Okinawan karate maintains both shadowfighting and shadowboxing. In addition to exhibition fighting, makhia lives in the unarmed, boxing style of machimura suidi, which is the archaic name for the modern art of shinseido and which encompasses shadowboxing practice [“Shinseido”]. The pronunciation of /ch/ in the Japanese machi- is identical to the /ch/ in match. Compare the Greek μά̆χη makhê “battle, combat” and the Okinawan maki, which means defeat or loss. Compare, also, IE magh- and the related term, match, which, in this context, means contest. (See also Japanese Concordances with Indo-European (IE) Languages: MAKI.) Further, compare mura, which has two apparently related meanings — (1) 村 “village” and (2) 群 “gathering” or “group” — with Greek μόρα mora “(military) division”.

Suidi is an Okinawan word for shuri-te, which comprises Shuri and te. Shuri refers to the former capital of Ryukyu Kingdom, before it was annexed to the country of Japan. Now, Shuri is a district within the Okinawan capital of Naha [“Shuri”]. Te (手) is said to mean hand. Karate (空手) also includes te and has been interpreted as “empty handed, which refers to self defense without a weapon. While te is similar in both pronunciation and morphology to AB 004, evidence suggests a different interpretation for this sign.

Related Link:

INTERNET REFERENCES:

  1. The History of Karate. Hands of Life Martial Arts.com. Ret. on 31 Aug 2011.
  2. The History of Karate 1: Appearance and Its Origin. Okinawa BBTV.com. Ret. on 31 Aug 2011.
  3. The History of Karate 6: Spread to outside of Okinawa. Okinawa BBTV.com. Ret. on 31 Aug 2011.
  4. Minoan Civilization. Citizendia.org. Ret. on 31 Aug 2011.
  5. Shinseido Shorin Ryu. Shinseido: Practical Karate For Self Defense. Ret. on 31 Aug 2011. <headingleykarate.org>.
  6. Shuri, Okinawa. Wikipedia.org. Ret. 23 Sep 2011.
  7. Traditional Martial-Arts Training: Pankration. Black Belt: World’s Leading Martial Arts Resource. 2010. Ret. on 1 Sep 2011. <blackbeltmag.com>.

PRINTED REFERENCES:

  1. An Intermediate Greek/English Lexicon: Founded Upon the Seventh Edition of Liddell and Scott’s Greek/English Lexicon [L&S]. 1992. Oxford: Clarendon Press.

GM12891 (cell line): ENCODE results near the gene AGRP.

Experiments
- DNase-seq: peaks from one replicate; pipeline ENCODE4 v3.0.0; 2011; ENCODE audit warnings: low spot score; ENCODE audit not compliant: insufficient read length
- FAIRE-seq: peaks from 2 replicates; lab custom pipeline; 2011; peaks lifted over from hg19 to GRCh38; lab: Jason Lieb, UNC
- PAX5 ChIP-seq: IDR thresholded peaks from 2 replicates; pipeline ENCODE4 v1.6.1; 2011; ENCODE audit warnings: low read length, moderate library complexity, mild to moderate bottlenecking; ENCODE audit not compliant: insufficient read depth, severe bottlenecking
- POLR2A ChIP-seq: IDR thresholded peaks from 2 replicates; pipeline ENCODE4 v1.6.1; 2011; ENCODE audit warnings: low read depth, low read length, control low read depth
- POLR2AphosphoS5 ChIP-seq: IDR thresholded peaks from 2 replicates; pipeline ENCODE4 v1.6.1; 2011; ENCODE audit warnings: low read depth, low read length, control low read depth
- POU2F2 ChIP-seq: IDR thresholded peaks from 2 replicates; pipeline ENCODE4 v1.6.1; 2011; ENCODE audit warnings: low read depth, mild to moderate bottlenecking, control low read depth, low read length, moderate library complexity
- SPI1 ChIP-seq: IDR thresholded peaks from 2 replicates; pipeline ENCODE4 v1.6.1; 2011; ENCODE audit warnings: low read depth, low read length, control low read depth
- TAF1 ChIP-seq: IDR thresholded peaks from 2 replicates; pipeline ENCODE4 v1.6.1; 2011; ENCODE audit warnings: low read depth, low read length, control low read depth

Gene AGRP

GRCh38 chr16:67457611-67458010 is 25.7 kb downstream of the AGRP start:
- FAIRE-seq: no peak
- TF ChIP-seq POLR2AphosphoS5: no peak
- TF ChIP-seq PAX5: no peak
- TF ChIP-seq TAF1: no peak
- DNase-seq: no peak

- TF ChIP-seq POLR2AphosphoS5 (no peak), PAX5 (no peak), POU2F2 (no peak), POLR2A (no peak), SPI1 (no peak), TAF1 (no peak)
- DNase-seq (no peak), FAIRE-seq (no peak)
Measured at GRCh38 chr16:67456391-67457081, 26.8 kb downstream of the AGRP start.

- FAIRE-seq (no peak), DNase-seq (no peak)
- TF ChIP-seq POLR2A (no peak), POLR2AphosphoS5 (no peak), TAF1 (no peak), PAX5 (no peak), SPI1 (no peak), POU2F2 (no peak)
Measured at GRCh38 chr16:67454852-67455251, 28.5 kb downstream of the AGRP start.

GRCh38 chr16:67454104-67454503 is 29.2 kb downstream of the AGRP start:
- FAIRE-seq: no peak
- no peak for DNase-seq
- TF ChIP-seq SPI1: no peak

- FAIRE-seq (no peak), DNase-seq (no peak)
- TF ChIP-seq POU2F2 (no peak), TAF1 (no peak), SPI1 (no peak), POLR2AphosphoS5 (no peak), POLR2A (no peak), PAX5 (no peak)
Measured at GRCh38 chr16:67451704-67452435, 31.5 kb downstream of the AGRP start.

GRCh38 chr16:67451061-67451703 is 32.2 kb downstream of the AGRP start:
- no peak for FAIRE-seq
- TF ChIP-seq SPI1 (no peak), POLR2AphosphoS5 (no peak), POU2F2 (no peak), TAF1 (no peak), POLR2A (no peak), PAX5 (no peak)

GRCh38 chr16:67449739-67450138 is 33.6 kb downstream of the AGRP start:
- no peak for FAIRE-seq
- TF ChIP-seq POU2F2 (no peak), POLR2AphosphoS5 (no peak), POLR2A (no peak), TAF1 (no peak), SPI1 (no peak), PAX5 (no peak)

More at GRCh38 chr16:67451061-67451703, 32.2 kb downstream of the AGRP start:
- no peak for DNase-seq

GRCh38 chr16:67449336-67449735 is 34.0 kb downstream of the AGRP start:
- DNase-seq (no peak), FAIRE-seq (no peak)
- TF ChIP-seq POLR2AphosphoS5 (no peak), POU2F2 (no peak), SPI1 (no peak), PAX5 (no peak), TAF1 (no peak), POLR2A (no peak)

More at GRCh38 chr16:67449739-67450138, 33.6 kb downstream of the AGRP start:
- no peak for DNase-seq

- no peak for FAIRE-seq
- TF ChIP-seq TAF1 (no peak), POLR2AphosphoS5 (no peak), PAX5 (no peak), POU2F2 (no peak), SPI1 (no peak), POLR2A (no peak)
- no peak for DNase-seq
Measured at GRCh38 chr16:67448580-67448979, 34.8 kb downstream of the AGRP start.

2 Comments

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  1. I love the theory you are promoting here. How do you think it made it’s way to Asia? Silk Road? Phoenician traders going to East Asia?

    • Gretchen E. Leonhardt

      Thanks for your interest.

      My best, short answer to your question is excerpted from an article published on Academia.edu:

      “When contemplating the underlying language of Minoan Linear A (LA), philologists demonstrate a universal incredulity regarding any hypothesis that references Japanese language or culture, presumably due to an errant suggestion that the cultures were contemporaneous. Critics, however, need not be concerned about gross anachronism. In part, my hypothesis proposes that, sometime following the volcanic eruption of Thera in 1450 BCE, the Minoan culture left Crete to settle elsewhere; linguistic evidence suggests some settlement upon Cyprus. Around 1000 BCE, concurrent with the arrival of the highly advanced Yamato culture, a contingent of the sea-loving Minoans sailed around the Sinai peninsula, followed the southern coast of Asia, and entered Japan through the southern, Ryukyu Islands (now Okinawa). The Minoans, with their deep appreciation for beauty, would have been enamored with the Japanese islands. Moreover, they would have found the climate agreeable, as both Crete and Tokyo, Japan, are roughly situated at latitude 45° N.”

      Gretchen E. Leonhardt